On Thursday morning, word quietly circulated among the coaches about increased rocket activity around Gaza, just a few miles away – a stark reminder of the world outside the gates of our camp. Everyone living in southern Israel knows their number – the number of seconds you have to get to a bomb shelter once the siren goes off; the closer you are to the Gaza Strip, the lower your number. Ours is 30-40 seconds, which we are told is “plenty of time.”

All morning I heard, off in the distance, noises that sounded vaguely like thunder. When I realized there wasn’t a cloud in the sky, I asked one of the LITs what I was hearing. This 17-year-old boy calmly explained that we were hearing mortar fire – nothing to worry about, he assured me, since it couldn’t reach this far.

Rockets, on the other hand, are a different matter. Israel’s “Iron Dome” missile-defense system can calculate (apparently with astonishing accuracy) where a rocket will land within seconds of its launch. If the rocket is heading for an unpopulated area, the Israelis let it go, and it lands somewhere out in the desert. If it’s heading for a populated area, however, the sirens go off. Even if the Iron Dome successfully intercepts a rocket, it’s likely that the skies will rain fiery debris for several dangerous minutes.

Our siren went off at dinner that evening. As a life-long American, this is a surreal experience – especially that moment when you realize that this is not just another fire drill – someone is actually trying to kill you. For me, that moment was closely followed by the realization that I was somehow responsible for the safety of a gaggle of 13-year-old boys and they were not with me at the moment. It was difficult to hold both thoughts in my head at the same time. The sight of the boys filing out of the cafeteria under the guidance of my fellow coaches removed (temporarily) the second concern, and into the bomb shelter I ducked. The all-clear signal sounded a few minutes later, and life very quickly and amazingly went back to normal.

As the week wrapped up and we said goodbye to the kids, I found myself oddly grateful for the rocket attack, especially since no one in our area was harmed. Camp can be a pleasant little bubble, locked away behind gates and fences, safe from the ugly outside world. But on Thursday, the ugly outside world muscled its way through the gates and plopped itself in front of us for all to see. The roles of camper and coach were reversed for a few hours – the kids, who had lived with this threat from birth, were utterly non-plussed and unpanicked; the American coaches worked really hard to appear so. In a heartbeat, the geopolitical conflicts of Israel-Palestine, previously somewhat abstract, became personal.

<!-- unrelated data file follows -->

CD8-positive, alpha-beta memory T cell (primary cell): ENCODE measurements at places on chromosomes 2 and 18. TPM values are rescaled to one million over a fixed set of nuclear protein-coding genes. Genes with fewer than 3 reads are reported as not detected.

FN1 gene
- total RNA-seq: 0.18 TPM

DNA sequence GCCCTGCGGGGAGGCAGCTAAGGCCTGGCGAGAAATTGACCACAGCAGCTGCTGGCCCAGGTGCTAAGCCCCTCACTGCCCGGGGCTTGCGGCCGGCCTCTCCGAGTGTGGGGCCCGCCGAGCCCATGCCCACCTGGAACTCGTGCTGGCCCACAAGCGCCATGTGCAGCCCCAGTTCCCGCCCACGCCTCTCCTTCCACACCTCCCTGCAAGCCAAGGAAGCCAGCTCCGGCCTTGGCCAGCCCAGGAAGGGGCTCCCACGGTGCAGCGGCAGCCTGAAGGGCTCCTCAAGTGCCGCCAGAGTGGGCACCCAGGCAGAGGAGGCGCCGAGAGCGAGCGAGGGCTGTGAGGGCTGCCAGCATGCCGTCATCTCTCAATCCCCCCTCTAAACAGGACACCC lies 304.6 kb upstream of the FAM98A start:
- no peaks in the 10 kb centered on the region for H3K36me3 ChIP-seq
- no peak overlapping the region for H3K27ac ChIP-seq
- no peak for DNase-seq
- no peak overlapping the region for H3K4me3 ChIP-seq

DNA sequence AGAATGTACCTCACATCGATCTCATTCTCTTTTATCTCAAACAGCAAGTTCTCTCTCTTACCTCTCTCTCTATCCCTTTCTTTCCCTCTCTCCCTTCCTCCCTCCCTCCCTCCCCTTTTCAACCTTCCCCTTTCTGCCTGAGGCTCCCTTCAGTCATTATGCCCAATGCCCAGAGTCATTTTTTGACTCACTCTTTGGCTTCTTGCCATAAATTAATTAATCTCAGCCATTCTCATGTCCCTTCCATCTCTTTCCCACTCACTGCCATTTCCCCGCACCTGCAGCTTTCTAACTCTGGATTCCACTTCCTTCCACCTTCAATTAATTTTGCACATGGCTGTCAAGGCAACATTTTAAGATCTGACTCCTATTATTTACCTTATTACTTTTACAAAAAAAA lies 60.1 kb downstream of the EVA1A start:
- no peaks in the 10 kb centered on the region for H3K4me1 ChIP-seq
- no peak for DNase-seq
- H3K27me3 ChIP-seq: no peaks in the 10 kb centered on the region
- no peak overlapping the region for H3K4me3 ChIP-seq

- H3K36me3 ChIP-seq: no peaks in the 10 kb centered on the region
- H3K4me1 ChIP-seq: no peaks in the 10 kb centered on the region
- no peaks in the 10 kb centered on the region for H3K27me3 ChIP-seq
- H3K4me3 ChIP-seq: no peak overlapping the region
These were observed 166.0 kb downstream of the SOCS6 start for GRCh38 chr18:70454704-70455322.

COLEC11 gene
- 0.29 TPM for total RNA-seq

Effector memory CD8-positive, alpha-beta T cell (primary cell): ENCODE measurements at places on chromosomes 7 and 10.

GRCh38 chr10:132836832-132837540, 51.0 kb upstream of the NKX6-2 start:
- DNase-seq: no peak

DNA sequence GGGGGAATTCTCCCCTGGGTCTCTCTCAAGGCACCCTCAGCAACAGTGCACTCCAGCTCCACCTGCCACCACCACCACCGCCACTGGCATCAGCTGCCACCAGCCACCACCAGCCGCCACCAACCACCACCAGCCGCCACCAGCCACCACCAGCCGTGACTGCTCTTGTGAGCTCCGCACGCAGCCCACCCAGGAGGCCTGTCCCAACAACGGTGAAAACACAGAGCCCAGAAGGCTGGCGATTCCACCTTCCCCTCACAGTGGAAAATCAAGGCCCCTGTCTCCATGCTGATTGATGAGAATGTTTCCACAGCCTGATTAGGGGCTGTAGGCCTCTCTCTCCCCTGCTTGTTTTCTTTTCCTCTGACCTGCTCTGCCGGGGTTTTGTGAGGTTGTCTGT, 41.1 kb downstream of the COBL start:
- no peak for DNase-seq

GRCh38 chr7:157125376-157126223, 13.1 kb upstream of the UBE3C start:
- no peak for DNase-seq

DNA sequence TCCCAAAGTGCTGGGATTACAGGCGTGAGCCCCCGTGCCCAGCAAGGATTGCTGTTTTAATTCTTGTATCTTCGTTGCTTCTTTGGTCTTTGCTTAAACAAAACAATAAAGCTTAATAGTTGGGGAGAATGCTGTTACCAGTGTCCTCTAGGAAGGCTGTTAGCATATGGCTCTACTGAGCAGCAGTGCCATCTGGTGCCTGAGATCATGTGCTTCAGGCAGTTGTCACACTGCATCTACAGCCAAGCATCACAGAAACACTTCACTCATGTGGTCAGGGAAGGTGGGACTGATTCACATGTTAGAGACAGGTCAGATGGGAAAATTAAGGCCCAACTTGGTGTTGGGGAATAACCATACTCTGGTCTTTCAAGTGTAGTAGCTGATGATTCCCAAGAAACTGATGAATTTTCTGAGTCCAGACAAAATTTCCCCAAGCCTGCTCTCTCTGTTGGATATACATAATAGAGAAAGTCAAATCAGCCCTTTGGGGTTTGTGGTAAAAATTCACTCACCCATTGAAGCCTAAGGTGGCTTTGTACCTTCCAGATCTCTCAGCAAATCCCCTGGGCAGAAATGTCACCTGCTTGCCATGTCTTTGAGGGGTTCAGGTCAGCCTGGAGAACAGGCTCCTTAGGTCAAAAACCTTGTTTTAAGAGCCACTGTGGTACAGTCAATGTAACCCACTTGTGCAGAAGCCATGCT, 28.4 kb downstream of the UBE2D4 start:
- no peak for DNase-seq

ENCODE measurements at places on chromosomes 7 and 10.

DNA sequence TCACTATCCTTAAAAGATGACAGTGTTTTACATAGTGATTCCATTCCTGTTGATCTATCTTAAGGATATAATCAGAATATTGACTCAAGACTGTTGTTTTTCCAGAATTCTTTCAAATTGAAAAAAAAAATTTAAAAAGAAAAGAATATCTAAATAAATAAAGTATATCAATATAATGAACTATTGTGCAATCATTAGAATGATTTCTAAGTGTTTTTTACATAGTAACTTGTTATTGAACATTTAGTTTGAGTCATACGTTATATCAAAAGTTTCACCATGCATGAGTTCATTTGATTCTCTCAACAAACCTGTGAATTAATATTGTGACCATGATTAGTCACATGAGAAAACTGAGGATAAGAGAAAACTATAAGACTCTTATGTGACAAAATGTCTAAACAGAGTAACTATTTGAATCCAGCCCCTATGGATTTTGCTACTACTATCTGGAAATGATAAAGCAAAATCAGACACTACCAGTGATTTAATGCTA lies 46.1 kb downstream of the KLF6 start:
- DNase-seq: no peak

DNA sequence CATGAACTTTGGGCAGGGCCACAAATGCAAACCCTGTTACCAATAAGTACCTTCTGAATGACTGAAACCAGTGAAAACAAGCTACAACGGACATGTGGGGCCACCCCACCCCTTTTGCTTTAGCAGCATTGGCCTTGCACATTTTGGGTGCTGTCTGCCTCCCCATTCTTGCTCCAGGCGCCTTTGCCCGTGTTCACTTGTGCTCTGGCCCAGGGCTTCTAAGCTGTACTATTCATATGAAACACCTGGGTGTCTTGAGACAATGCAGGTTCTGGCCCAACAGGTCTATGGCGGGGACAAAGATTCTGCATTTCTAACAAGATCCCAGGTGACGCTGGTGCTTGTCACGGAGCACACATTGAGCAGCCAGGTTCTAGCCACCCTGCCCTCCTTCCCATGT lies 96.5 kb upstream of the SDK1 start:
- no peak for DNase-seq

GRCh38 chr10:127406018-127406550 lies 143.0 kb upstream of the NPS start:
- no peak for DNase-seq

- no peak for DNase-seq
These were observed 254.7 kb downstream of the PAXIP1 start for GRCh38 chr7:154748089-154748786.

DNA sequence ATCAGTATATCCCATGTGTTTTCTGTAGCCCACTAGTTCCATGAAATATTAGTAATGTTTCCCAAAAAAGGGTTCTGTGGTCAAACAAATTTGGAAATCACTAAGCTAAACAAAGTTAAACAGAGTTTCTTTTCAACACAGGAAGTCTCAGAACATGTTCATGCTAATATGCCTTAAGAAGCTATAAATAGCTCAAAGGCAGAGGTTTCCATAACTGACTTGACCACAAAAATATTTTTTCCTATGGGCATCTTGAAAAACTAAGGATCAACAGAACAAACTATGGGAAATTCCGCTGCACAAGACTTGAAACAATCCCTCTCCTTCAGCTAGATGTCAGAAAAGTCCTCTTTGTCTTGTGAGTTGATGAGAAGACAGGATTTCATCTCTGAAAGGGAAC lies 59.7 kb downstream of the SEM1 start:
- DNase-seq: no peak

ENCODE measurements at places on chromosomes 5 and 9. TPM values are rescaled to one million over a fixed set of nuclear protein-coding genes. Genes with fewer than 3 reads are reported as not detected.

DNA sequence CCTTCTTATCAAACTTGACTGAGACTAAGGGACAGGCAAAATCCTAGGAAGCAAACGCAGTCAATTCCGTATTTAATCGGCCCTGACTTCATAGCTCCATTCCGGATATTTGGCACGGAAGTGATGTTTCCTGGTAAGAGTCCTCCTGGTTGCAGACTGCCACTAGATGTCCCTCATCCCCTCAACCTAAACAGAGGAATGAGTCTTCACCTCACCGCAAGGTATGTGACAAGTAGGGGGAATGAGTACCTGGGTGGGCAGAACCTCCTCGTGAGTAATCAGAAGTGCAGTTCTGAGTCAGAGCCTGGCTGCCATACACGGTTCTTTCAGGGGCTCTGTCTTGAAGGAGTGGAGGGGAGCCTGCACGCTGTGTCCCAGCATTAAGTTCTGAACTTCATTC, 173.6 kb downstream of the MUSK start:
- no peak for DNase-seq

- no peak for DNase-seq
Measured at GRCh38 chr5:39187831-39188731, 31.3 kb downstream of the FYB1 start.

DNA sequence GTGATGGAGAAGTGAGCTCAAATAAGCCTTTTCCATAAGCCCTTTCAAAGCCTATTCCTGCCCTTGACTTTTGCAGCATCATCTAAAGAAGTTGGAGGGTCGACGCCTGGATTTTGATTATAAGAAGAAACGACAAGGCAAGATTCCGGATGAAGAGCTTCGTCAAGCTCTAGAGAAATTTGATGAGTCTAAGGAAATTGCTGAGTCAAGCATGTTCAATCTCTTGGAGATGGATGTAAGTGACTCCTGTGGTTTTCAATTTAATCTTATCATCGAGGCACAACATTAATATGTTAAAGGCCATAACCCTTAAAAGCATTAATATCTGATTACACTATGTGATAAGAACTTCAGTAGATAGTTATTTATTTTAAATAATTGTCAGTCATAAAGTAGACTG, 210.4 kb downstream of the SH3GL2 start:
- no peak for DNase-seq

Aidan had a similar realization just a few days later, that this conflict is not a simple clash of right and wrong. After sharing pictures of his experience with friends back home, one immediately responded by asking Aidan to boycott spending money “supporting the apartheid regime in Israel.” Although prior to attending Ultimate Peace camp, Aidan might have been tempted to agree with that sentiment, the time that he spent with the people of that region convinced him that nothing is anywhere near that simple. Believing that one side or the other is all right or all wrong belies the truth of what we saw and hinders the cause of peace.

There is a story we tell in Ultimate Peace camp about starfish. One day a man is walking along the beach at low tide, and he spots a little girl picking up starfish stranded by the tide and throwing them back into the sea. He asks her what she’s doing, and she brightly responds, “Saving the world!” The man chuckles a bit to himself and asks, “Saving the world? What do you mean?” The little girl picks up another starfish, hurls it into the surf and points. “Just saved his world,” she replies. Ultimate Peace, Inc., offers no pretense that it is working to achieve peace in the Middle East. Our goal is much more modest: to create peace in the hearts of Jewish and Palestinian teenagers, one starfish at a time.

Shalom, salaam. ~~~

Brian Murphy is a member of the Ultimate Hall of Fame and has played Ultimate most seasons since 1976. He occasionally attends Colorado Springs Meeting with his son, Aidan, and wife, Molly Wingate, clerk of IMYM.

To read more about Ultimate Peace, see: www.ultimatepeace.org

Israel Palestine nonviolent communication Militarism Ultimate Frisbee